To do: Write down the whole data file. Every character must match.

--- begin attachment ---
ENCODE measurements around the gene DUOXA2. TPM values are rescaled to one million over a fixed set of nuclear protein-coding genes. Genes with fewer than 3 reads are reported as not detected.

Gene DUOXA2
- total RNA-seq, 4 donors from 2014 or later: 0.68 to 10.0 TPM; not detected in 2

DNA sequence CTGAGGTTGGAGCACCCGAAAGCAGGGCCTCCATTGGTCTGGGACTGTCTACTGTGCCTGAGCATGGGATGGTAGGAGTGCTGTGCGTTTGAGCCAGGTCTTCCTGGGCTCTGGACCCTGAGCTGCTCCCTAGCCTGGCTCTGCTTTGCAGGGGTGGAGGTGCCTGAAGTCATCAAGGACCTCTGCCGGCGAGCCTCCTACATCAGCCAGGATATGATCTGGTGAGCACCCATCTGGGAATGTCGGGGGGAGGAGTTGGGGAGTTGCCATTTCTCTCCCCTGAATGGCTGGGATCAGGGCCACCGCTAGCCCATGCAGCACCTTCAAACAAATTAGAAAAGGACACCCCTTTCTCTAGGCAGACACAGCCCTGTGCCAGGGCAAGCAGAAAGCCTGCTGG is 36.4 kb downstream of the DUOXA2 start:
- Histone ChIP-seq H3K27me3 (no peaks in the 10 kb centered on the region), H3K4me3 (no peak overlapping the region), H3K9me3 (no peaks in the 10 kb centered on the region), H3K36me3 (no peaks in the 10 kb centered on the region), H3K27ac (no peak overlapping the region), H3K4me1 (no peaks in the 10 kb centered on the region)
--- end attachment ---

ENCODE measurements around the gene DUOXA2. TPM values are rescaled to one million over a fixed set of nuclear protein-coding genes. Genes with fewer than 3 reads are reported as not detected.

Gene DUOXA2
- total RNA-seq, 4 donors from 2014 or later: 0.68 to 10.0 TPM; not detected in 2

DNA sequence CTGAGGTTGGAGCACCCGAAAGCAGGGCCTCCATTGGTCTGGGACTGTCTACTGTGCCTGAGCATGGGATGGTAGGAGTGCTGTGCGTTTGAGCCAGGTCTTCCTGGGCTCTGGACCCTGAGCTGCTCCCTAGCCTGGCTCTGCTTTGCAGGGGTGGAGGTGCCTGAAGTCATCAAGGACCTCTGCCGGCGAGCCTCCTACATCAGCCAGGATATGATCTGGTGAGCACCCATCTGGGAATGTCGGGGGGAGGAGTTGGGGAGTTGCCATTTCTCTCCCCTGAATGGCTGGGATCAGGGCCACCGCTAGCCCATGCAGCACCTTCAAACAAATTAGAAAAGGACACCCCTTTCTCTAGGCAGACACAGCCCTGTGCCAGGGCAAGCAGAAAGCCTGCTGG is 36.4 kb downstream of the DUOXA2 start:
- Histone ChIP-seq H3K27me3 (no peaks in the 10 kb centered on the region), H3K4me3 (no peak overlapping the region), H3K9me3 (no peaks in the 10 kb centered on the region), H3K36me3 (no peaks in the 10 kb centered on the region), H3K27ac (no peak overlapping the region), H3K4me1 (no peaks in the 10 kb centered on the region)